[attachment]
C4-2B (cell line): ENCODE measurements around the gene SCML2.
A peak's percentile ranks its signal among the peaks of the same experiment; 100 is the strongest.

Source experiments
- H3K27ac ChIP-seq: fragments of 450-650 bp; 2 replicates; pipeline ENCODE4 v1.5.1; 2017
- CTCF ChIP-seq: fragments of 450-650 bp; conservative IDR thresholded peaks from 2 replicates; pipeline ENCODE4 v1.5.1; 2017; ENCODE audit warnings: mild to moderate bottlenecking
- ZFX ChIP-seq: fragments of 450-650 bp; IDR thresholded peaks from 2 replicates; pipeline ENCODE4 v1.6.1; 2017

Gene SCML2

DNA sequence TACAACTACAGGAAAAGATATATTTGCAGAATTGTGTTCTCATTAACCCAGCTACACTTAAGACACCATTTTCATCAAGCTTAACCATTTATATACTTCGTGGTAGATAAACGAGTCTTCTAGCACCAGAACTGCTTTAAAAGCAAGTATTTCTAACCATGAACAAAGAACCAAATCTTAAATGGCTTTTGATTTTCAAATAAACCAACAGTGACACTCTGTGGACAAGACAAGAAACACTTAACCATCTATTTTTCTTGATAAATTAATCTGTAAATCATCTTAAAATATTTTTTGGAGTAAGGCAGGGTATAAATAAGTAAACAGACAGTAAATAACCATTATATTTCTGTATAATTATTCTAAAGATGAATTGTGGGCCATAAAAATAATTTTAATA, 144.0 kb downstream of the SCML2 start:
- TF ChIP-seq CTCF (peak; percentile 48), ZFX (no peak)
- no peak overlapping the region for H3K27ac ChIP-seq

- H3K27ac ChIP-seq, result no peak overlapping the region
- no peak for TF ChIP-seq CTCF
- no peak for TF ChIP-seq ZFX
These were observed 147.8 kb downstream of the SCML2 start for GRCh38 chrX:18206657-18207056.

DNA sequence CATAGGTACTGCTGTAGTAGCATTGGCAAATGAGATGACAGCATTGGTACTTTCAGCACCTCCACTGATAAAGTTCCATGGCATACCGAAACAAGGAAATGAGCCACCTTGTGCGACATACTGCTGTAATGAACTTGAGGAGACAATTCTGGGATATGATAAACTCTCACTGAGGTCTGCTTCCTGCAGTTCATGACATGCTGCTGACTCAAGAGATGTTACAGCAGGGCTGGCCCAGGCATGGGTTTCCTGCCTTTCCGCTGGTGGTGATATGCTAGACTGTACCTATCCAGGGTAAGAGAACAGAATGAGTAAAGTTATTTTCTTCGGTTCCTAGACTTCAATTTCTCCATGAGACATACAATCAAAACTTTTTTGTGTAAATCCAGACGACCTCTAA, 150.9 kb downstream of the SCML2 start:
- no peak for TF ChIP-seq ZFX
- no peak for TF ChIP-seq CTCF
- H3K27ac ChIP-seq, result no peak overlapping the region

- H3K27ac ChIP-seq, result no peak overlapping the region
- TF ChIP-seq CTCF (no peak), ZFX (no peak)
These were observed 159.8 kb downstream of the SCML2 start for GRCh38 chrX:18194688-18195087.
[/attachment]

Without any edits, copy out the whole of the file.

C4-2B (cell line): ENCODE measurements around the gene SCML2.
A peak's percentile ranks its signal among the peaks of the same experiment; 100 is the strongest.

Source experiments
- H3K27ac ChIP-seq: fragments of 450-650 bp; 2 replicates; pipeline ENCODE4 v1.5.1; 2017
- CTCF ChIP-seq: fragments of 450-650 bp; conservative IDR thresholded peaks from 2 replicates; pipeline ENCODE4 v1.5.1; 2017; ENCODE audit warnings: mild to moderate bottlenecking
- ZFX ChIP-seq: fragments of 450-650 bp; IDR thresholded peaks from 2 replicates; pipeline ENCODE4 v1.6.1; 2017

Gene SCML2

DNA sequence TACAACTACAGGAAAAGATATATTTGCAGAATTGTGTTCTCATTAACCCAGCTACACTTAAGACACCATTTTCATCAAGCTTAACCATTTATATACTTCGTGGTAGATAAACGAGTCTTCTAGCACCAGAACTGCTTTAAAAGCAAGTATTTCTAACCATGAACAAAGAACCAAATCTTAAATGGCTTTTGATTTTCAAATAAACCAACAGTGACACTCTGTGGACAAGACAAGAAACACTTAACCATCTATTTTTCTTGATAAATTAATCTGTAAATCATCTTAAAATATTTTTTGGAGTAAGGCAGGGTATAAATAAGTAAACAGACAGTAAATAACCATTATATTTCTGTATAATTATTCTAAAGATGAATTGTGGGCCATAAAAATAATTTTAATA, 144.0 kb downstream of the SCML2 start:
- TF ChIP-seq CTCF (peak; percentile 48), ZFX (no peak)
- no peak overlapping the region for H3K27ac ChIP-seq

- H3K27ac ChIP-seq, result no peak overlapping the region
- no peak for TF ChIP-seq CTCF
- no peak for TF ChIP-seq ZFX
These were observed 147.8 kb downstream of the SCML2 start for GRCh38 chrX:18206657-18207056.

DNA sequence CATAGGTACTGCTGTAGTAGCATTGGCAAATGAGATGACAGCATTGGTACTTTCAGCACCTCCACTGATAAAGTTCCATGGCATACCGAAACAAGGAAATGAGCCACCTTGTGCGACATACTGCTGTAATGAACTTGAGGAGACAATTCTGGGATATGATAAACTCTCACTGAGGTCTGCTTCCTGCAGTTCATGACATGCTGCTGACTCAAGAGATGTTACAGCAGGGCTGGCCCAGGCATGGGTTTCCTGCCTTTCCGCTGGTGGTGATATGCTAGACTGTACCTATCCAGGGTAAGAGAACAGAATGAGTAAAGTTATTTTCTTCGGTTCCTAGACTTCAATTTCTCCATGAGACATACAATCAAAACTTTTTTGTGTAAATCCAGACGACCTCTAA, 150.9 kb downstream of the SCML2 start:
- no peak for TF ChIP-seq ZFX
- no peak for TF ChIP-seq CTCF
- H3K27ac ChIP-seq, result no peak overlapping the region

- H3K27ac ChIP-seq, result no peak overlapping the region
- TF ChIP-seq CTCF (no peak), ZFX (no peak)
These were observed 159.8 kb downstream of the SCML2 start for GRCh38 chrX:18194688-18195087.